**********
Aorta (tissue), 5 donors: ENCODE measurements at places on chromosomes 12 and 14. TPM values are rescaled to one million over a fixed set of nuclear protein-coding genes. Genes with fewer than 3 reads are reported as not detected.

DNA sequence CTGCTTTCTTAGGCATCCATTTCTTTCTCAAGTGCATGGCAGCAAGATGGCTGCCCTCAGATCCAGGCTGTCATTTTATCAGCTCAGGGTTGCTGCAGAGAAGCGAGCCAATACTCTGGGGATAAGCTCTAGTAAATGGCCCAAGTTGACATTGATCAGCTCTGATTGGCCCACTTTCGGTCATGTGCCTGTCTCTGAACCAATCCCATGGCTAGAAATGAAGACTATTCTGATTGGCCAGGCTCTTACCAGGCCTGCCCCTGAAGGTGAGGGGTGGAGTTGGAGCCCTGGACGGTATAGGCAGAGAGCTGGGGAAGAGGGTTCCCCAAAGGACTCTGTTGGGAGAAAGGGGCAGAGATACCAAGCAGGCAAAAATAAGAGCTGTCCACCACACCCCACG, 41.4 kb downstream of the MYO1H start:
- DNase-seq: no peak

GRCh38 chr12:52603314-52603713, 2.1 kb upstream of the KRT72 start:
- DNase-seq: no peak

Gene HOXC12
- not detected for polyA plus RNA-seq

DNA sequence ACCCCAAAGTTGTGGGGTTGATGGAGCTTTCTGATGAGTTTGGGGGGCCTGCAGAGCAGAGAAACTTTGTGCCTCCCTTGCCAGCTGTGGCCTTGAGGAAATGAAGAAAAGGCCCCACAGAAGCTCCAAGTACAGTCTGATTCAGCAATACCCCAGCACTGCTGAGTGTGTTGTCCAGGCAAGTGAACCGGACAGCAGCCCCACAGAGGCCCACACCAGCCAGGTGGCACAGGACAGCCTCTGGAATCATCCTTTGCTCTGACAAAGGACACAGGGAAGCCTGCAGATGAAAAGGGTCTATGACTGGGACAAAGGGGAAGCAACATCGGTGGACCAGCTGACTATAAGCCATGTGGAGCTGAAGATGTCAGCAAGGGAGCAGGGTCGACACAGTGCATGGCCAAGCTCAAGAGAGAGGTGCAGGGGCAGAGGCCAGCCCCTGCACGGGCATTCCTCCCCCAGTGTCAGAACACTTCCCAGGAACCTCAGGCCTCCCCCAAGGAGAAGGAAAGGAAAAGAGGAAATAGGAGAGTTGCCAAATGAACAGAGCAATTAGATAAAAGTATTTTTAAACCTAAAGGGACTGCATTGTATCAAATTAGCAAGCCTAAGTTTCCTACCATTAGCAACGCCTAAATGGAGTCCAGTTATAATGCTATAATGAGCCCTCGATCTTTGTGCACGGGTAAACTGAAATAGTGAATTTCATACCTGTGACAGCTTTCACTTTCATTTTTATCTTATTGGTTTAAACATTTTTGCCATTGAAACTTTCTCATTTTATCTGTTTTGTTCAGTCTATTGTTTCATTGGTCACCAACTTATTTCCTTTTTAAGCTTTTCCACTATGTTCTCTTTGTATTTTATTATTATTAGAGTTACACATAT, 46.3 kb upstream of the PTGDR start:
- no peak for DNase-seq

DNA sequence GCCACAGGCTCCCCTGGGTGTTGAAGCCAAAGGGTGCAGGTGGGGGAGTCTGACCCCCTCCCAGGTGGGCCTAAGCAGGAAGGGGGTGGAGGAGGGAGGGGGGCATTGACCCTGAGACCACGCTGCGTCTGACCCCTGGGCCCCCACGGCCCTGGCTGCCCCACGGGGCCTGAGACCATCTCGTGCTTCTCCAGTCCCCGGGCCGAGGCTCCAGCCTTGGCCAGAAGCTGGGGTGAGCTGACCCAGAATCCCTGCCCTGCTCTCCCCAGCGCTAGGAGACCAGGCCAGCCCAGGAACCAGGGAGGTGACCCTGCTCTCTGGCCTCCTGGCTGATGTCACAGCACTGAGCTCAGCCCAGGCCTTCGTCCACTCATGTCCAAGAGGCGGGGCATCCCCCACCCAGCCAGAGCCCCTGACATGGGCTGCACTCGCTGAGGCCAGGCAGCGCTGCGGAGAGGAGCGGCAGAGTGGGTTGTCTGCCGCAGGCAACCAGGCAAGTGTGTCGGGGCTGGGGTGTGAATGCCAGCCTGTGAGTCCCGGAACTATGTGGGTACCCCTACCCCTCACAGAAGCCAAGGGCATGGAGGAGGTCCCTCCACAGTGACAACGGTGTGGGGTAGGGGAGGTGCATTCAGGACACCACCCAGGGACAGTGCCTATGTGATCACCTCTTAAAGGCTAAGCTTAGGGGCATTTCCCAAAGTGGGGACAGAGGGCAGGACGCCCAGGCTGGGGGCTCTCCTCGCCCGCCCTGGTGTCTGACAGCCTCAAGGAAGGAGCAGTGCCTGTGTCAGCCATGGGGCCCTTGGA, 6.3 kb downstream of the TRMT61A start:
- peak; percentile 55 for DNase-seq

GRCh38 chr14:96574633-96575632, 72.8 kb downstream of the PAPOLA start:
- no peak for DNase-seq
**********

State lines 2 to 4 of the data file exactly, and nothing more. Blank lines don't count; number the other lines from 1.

DNA sequence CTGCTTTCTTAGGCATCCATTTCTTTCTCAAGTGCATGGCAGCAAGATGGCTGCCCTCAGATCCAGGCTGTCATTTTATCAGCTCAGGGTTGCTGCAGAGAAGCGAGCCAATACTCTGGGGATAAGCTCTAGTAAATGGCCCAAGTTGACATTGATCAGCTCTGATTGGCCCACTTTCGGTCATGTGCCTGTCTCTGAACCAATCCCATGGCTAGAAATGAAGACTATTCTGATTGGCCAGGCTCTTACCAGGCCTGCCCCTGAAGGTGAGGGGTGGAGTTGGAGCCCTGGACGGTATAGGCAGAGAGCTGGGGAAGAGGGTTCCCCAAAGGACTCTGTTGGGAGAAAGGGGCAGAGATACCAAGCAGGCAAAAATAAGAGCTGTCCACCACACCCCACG, 41.4 kb downstream of the MYO1H start:
- DNase-seq: no peak

GRCh38 chr12:52603314-52603713, 2.1 kb upstream of the KRT72 start: